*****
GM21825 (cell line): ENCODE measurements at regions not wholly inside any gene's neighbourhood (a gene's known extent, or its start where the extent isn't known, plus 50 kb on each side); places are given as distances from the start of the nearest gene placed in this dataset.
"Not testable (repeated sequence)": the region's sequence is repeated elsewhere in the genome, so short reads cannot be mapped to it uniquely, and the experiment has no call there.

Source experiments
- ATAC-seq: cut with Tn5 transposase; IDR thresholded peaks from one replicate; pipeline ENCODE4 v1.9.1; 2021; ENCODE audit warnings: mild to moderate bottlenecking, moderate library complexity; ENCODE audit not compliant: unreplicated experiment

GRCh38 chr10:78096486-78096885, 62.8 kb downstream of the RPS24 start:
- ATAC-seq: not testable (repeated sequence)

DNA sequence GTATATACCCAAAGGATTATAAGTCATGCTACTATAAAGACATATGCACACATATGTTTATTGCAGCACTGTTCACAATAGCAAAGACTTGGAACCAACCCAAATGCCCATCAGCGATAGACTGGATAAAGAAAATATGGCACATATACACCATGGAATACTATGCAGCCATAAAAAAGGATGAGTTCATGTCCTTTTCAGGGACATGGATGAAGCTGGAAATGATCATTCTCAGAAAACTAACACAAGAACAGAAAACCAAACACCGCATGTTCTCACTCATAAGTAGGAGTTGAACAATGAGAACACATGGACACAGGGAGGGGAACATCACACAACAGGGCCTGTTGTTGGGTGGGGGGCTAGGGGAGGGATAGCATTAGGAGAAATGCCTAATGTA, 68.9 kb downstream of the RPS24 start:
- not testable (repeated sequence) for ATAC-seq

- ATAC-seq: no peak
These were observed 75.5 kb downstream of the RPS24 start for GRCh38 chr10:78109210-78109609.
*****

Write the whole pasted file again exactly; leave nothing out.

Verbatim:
GM21825 (cell line): ENCODE measurements at regions not wholly inside any gene's neighbourhood (a gene's known extent, or its start where the extent isn't known, plus 50 kb on each side); places are given as distances from the start of the nearest gene placed in this dataset.
"Not testable (repeated sequence)": the region's sequence is repeated elsewhere in the genome, so short reads cannot be mapped to it uniquely, and the experiment has no call there.

Source experiments
- ATAC-seq: cut with Tn5 transposase; IDR thresholded peaks from one replicate; pipeline ENCODE4 v1.9.1; 2021; ENCODE audit warnings: mild to moderate bottlenecking, moderate library complexity; ENCODE audit not compliant: unreplicated experiment

GRCh38 chr10:78096486-78096885, 62.8 kb downstream of the RPS24 start:
- ATAC-seq: not testable (repeated sequence)

DNA sequence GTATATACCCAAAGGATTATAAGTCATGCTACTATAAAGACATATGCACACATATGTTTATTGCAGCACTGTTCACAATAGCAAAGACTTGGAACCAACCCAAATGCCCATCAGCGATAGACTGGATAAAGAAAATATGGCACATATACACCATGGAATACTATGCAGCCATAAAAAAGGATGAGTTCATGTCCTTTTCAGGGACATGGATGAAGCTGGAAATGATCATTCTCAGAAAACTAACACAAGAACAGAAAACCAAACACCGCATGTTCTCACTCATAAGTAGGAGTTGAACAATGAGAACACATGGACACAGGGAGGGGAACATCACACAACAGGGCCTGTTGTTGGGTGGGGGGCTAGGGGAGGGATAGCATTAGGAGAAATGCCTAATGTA, 68.9 kb downstream of the RPS24 start:
- not testable (repeated sequence) for ATAC-seq

- ATAC-seq: no peak
These were observed 75.5 kb downstream of the RPS24 start for GRCh38 chr10:78109210-78109609.